Intuit CEO Sasan Goodarzi joins Yahoo Finance’s Brian Sozzi at the Goldman Sachs tech conference to discuss the outlook for small business and personal finance software demand amid macroeconomic headwinds.

Video Transcript

JARED BLIKRE: Welcome back. Now to a company well-versed in the needs of small businesses and individuals at difficult economic times. Initially conceived as a personal finance platform, Intuit has grown into a $100 billion-plus software group, and a highly acquisitive one at that. Yahoo Finance’s Brian Sozzi sat down with its CEO at the Goldman Sachs Tech Conference and began by asking him where he sees demand. Take a listen.

SASAN GOODARZI: Our platform helps small businesses grow their business and run their business. What matters most to small businesses is they got to get customers and they have to be able to manage their cash flow. And so now, with QuickBooks and Mailchimp, in one place, we can help them grow.

And we’re very mission critical to the livelihoods of small businesses. We are not a line item on their budget. We are the reason that they thrive, the reason that they can grow as a small business. So we’re continuing to see very strong demand there.

And you know, 35% of our company is tax– both our consumer and pro-tax. And good times or bad times, it’s a great opportunity to serve customers. So we’re excited.

BRIAN SOZZI: None of that sounds recessionary.

SASAN GOODARZI: Well, it’s not. Taxes– one of the things I talked about at earnings is 51% of the company’s small business, 35% is, tax and about 14% is Credit Karma. And with small business, we’re mission critical. 80% of the business is subscription-based.

With tax, good times or bad times, people have to do their taxes. And so it’s really almost recession-proof. And Credit Karma, in tough economic times, that’s probably the one element of the company, which is about 14% of the company, that can be more prone to economic headwinds or tailwinds. But that’s why we have a portfolio. We serve consumers and small businesses. And we’re able to manage the company in great times and in tough times.

BRIAN SOZZI: Is that one of the things that investors still miss about the Intuit story– you have a lot of recurring revenue.

SASAN GOODARZI: We do. In fact, it’s a lot of the questions that I’m getting today. And one of the things I’m reminding folks of is we are highly reoccurring business. We are 80%-plus subscription. And what we do matters.

I mean, we help people with their money. We help businesses with managing their cash flow. And so what we do matters. And in tough times, people rely on us even more than in good times. And it is an important reminder– people don’t live in our world every day, but it’s a highly predictable business.

BRIAN SOZZI: How is the business different– and you got this question, I think, in the last earnings call, I thought it was just an interesting answer– how is Intuit different today compared to the last recession? Last just crisis, I would say?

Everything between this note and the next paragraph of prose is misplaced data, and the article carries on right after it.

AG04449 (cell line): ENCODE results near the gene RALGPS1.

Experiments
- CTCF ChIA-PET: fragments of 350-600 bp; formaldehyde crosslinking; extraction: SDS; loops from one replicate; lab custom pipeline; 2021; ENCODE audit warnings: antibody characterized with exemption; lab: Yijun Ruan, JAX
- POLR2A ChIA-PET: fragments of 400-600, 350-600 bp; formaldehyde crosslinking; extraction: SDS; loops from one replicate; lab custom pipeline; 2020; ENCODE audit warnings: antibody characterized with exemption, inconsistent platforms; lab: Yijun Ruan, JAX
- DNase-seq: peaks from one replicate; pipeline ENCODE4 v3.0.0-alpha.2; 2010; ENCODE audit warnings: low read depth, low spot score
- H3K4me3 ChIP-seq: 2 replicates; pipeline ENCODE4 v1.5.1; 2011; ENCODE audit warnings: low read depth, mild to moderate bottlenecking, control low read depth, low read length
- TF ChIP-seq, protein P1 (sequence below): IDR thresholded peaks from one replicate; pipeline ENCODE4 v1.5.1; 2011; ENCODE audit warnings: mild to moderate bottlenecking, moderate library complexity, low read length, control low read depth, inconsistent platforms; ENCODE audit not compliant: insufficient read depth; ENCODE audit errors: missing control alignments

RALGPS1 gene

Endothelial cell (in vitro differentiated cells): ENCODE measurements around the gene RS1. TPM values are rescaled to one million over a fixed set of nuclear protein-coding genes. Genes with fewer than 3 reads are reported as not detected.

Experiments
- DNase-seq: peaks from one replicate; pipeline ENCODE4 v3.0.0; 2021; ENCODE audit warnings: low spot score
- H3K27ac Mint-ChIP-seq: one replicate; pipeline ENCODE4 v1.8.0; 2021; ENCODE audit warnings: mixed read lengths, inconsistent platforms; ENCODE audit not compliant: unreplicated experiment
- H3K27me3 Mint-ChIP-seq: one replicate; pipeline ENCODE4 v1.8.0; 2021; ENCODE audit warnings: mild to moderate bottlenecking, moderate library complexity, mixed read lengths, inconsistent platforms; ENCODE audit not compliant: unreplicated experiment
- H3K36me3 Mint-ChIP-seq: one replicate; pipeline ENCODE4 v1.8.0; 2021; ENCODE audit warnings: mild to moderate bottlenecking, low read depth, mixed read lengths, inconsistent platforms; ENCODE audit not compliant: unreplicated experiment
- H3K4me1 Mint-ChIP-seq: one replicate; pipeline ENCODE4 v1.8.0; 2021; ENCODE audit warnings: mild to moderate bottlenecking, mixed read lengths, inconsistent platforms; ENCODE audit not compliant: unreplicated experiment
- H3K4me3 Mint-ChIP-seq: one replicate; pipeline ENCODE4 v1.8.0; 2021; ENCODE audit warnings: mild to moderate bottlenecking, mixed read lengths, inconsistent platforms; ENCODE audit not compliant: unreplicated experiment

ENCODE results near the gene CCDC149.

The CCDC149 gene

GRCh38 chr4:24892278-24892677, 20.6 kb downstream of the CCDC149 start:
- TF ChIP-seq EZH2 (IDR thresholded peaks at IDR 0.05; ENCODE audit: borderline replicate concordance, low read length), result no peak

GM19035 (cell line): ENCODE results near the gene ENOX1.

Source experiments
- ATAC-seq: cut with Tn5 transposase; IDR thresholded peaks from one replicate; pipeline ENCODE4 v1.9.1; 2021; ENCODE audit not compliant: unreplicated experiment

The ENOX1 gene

SASAN GOODARZI: Yeah, I would say we’re so different than even from four years ago. If I talk about from to, we were really a company that focused on tax and accounting– very important problems, big problems for consumers and small businesses. And when we declared our strategy and the five big batches for the company, the shift that we were making is, how do we become a platform company that can have a meaningful impact in your life every single day to truly power your prosperity?

And so what’s different is we’re no longer just about tax and accounting. As a small business, you really rely on us to be able to grow your customers, to retain your customers, to manage your cash flow. And if you’re a consumer, it’s no longer just about taxes.

I can help you manage your money and even get early access to your refund when you do your taxes with us. So just a huge from to. And as I said earlier, because we’re a highly recurring business, we’re just more predictable now than we were even five years ago or 10 years ago.

BRIAN SOZZI: I was thinking back just to covering Intuit, and I remember sitting at my desk two times going, wow, Sasan made another acquisition. You’ve been quite the dealmaker– Mailchimp, Credit Karma. Are you looking for other deals? You have to be salivating at the opportunities out here, given where valuations have come down.

SASAN GOODARZI: It’s a question I get a lot. I would say, first and foremost, Brian, we are so focused on our customer problems. When we refreshed our strategy, we said, we want to be a company that helps customers make ends meet. We want to be a company that helps fuel the success of small businesses.

And it just so happened that Credit Karma and Mailchimp were two companies that propelled us forward 5 to 10 years. So our M&A principles don’t change. It’s the same as it was 10 years ago.

But when we shifted our strategy, not only did we have to accelerate our organic innovation, but we felt like these two companies could help us, 1 plus 1 equal 11– and that’s what we’re seeing. And it’s exciting.

BRIAN SOZZI: Are there other areas you see yourself or you see Intuit playing in that you’re not in now and you want to be in?

SASAN GOODARZI: For us, there’s no destination. The ultimate mission that we have is we want to power the prosperity for consumers and small businesses. And we want to be a company where when a consumer uses us, they can double their household savings rate.

If a small business is using us, we want their success rate to be 100%. We want our platform to be one of the key reasons why they succeed. And those are actually big goals that we’ve set for the company. Beyond our stakeholder goals that we set, we’ve actually set a goal of if you use our platform, we want to double your household savings rate. We want to increase the success rate of small businesses. And we will go to no end to have a platform that achieves that outcome.